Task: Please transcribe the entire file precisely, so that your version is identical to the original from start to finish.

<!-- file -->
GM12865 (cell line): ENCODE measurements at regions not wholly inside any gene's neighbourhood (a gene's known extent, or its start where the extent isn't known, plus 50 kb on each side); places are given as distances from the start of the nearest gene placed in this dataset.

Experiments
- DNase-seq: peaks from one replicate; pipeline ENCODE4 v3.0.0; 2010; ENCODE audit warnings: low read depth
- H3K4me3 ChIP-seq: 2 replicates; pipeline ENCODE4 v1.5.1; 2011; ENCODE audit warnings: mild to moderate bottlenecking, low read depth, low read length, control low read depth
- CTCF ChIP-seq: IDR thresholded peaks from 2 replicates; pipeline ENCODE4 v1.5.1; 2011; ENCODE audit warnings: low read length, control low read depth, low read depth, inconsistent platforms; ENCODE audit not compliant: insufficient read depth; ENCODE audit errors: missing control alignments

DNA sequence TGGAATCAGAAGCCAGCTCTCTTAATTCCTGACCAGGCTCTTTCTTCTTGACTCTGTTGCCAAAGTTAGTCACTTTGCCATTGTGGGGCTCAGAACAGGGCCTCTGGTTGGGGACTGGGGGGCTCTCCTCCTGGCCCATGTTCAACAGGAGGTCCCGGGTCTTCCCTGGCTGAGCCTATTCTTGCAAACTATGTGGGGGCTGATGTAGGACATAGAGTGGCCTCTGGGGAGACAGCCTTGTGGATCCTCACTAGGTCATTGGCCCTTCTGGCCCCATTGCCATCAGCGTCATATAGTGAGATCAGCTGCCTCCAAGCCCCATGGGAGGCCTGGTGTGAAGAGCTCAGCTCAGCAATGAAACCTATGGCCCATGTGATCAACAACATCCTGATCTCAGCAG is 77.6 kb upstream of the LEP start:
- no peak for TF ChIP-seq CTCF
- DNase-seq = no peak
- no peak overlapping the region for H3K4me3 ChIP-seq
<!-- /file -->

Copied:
GM12865 (cell line): ENCODE measurements at regions not wholly inside any gene's neighbourhood (a gene's known extent, or its start where the extent isn't known, plus 50 kb on each side); places are given as distances from the start of the nearest gene placed in this dataset.

Experiments
- DNase-seq: peaks from one replicate; pipeline ENCODE4 v3.0.0; 2010; ENCODE audit warnings: low read depth
- H3K4me3 ChIP-seq: 2 replicates; pipeline ENCODE4 v1.5.1; 2011; ENCODE audit warnings: mild to moderate bottlenecking, low read depth, low read length, control low read depth
- CTCF ChIP-seq: IDR thresholded peaks from 2 replicates; pipeline ENCODE4 v1.5.1; 2011; ENCODE audit warnings: low read length, control low read depth, low read depth, inconsistent platforms; ENCODE audit not compliant: insufficient read depth; ENCODE audit errors: missing control alignments

DNA sequence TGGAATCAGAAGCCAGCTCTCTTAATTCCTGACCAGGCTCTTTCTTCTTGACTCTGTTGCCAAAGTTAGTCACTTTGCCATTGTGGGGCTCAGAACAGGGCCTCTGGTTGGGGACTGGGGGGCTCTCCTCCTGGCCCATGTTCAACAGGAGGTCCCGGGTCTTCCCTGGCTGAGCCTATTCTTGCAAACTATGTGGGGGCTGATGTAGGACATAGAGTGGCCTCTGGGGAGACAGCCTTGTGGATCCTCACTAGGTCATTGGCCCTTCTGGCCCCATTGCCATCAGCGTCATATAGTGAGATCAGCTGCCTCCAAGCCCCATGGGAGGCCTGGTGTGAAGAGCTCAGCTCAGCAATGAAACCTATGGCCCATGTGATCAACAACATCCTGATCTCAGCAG is 77.6 kb upstream of the LEP start:
- no peak for TF ChIP-seq CTCF
- DNase-seq = no peak
- no peak overlapping the region for H3K4me3 ChIP-seq